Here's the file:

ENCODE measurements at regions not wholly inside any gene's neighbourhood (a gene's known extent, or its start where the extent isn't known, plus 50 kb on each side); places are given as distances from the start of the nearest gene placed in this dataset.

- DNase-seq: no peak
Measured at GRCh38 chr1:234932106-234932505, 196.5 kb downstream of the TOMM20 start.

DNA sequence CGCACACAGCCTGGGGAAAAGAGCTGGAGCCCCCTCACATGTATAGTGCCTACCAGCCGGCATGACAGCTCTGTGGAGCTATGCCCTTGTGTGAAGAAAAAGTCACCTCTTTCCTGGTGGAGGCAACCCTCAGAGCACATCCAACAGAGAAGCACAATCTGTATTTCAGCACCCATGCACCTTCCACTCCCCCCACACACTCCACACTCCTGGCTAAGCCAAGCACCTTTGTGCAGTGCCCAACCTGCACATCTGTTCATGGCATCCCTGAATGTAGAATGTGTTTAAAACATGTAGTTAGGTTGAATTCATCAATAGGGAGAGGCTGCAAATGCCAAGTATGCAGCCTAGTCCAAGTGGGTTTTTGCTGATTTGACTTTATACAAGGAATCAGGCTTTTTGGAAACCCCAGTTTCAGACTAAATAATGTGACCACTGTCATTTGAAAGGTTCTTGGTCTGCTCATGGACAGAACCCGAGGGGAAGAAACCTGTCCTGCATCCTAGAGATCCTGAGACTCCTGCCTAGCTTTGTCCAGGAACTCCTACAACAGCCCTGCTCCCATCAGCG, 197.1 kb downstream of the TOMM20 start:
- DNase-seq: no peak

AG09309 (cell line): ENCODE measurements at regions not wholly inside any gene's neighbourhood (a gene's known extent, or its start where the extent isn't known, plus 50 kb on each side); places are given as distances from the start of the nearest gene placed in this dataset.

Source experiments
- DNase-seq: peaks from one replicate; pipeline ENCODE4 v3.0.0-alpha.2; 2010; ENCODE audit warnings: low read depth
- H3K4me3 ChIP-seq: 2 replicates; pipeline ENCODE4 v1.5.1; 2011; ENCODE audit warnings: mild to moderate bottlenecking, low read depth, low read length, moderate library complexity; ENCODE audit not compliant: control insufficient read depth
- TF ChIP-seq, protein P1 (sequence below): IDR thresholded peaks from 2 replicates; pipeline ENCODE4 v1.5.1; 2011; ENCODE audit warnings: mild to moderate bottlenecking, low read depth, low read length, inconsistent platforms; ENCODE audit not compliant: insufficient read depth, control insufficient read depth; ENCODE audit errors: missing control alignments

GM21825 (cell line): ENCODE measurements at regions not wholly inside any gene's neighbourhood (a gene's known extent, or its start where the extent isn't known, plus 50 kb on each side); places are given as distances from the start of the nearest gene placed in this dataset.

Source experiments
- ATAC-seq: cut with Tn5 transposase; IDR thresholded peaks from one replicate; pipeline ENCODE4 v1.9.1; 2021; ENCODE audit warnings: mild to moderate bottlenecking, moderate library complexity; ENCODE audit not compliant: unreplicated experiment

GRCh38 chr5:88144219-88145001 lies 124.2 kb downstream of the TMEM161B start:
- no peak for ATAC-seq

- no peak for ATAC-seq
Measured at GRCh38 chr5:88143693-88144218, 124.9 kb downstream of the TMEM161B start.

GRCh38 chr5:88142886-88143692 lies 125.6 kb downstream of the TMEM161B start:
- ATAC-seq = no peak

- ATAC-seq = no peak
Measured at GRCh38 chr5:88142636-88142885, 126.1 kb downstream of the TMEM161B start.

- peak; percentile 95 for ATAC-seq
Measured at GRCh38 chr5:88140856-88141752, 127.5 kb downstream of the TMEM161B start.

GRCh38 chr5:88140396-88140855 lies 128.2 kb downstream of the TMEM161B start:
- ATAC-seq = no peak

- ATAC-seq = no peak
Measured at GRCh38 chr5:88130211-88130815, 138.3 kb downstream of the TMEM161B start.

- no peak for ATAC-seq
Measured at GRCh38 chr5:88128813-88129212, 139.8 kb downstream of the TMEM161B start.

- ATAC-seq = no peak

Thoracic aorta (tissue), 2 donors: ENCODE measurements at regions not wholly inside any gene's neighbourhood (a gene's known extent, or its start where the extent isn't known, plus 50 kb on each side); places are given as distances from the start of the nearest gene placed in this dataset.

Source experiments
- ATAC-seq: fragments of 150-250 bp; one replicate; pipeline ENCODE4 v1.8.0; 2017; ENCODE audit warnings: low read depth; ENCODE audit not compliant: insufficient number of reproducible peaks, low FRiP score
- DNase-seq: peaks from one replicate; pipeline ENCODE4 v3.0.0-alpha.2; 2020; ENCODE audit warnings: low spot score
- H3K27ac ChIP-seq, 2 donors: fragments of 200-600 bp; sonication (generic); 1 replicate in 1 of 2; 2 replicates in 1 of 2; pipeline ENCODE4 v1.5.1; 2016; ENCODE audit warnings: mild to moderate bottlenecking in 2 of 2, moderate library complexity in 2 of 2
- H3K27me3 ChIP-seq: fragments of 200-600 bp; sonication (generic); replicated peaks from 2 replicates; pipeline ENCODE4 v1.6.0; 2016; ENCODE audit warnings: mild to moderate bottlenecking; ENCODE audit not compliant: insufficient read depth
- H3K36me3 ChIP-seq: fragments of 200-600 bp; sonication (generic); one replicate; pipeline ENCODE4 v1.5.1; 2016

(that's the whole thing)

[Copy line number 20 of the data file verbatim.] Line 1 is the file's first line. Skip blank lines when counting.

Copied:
- ATAC-seq = no peak